"(Phys.org July 6, 2012) The ability to distinguish and isolate rare cells from among a large population of assorted cells has become increasingly important for the early detection of disease and for monitoring disease treatments.
Circulating cancer tumor cells are a perfect example. Typically, there are only a handful of them among a billion healthy cells, yet they are precursors to metastasis, the spread of cancer that causes about 90 percent of cancer mortalities. Such "rogue" cells are not limited to cancer — they also include stem cells used for regenerative medicine and other cell types.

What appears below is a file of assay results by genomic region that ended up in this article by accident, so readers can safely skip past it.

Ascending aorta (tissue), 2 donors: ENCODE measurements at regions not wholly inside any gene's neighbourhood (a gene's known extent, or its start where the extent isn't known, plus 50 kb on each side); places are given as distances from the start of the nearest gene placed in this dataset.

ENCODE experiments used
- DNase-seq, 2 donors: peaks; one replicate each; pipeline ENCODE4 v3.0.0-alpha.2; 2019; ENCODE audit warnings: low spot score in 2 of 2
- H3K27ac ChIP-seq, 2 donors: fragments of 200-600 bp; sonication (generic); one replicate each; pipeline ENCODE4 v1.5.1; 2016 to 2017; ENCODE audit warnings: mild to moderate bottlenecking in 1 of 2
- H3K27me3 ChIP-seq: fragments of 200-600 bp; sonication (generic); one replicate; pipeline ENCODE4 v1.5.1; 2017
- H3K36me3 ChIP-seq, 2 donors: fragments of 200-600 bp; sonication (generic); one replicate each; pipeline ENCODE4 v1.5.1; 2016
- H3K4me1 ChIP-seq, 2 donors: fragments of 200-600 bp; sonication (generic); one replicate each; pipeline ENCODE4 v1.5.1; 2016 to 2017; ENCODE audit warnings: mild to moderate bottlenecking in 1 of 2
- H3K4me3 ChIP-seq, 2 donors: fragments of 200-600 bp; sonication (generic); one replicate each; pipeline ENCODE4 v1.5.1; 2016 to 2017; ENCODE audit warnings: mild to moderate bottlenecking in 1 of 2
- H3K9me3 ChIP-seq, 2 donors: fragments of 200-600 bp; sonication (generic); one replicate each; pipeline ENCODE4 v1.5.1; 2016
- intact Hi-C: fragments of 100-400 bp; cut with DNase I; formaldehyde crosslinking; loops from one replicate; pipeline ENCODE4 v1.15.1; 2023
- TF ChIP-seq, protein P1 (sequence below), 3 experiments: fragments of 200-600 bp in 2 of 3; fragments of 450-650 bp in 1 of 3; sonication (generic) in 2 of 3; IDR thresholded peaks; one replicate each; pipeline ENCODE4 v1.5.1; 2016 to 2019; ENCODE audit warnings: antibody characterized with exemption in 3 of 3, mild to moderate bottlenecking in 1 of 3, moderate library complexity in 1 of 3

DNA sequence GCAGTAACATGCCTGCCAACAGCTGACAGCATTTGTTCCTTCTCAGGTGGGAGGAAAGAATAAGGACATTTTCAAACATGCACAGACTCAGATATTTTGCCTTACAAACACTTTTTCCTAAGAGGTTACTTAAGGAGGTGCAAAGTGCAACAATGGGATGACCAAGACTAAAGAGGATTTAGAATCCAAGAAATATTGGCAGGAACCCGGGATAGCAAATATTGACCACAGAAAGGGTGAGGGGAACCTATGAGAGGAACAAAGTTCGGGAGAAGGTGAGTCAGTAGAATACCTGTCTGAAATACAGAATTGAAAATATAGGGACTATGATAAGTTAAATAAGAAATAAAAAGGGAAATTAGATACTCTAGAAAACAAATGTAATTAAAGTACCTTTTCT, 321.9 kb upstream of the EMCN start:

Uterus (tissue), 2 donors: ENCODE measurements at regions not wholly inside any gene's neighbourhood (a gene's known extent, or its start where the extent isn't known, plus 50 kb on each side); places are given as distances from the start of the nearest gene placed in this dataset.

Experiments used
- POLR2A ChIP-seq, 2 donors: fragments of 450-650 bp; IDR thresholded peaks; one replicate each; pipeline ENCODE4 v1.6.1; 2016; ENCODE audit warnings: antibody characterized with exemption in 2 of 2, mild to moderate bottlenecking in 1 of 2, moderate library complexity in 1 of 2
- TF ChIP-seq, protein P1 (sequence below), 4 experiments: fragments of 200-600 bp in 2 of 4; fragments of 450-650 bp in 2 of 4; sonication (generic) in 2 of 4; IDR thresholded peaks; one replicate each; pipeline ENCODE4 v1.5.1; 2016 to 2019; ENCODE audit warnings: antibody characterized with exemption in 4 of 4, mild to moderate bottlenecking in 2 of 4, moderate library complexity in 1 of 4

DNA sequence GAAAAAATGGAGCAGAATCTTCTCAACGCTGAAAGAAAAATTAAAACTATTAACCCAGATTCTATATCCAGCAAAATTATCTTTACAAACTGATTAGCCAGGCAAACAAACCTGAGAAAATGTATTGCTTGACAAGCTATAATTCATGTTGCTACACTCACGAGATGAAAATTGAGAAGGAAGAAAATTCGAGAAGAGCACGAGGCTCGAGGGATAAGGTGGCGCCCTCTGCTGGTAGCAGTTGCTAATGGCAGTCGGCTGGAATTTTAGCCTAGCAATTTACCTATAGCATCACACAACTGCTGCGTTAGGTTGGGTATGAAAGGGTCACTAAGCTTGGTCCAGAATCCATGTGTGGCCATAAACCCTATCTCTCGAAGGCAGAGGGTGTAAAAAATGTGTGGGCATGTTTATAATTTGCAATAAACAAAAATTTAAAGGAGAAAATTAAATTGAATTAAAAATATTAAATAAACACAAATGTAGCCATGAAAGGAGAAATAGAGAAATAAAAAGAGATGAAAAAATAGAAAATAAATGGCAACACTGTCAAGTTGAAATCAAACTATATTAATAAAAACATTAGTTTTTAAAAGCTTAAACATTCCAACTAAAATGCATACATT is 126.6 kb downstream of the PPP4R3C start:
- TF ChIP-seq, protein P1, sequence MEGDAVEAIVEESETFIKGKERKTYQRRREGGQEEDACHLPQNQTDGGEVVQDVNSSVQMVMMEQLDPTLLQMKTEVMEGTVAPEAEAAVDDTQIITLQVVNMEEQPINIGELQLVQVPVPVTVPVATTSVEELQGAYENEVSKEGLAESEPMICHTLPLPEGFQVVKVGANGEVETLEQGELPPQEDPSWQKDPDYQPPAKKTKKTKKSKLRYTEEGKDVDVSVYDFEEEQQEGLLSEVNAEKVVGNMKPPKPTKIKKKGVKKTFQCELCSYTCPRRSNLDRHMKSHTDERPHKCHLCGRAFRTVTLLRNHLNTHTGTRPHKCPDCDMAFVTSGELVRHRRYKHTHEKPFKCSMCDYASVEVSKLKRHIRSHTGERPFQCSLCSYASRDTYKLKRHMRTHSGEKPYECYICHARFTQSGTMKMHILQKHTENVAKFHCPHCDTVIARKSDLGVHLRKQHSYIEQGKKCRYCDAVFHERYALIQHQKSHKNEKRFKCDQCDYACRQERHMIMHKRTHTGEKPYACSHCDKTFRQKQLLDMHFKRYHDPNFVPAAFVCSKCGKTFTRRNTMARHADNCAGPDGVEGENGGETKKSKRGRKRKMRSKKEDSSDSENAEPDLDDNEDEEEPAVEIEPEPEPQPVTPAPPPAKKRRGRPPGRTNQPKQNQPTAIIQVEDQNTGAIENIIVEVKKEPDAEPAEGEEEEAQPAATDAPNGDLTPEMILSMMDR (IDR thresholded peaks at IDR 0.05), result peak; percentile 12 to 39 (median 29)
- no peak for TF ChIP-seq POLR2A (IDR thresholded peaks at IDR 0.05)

Unfortunately, detecting such cells is difficult. Achieving good statistical accuracy requires an automated, high-throughput instrument that can examine millions of cells in a reasonably short time. Microscopes equipped with digital cameras are currently the gold standard for analyzing cells, but they are too slow to be useful for this application.
Now, a new optical microscope developed by UCLA engineers could make the tough task a whole lot easier..."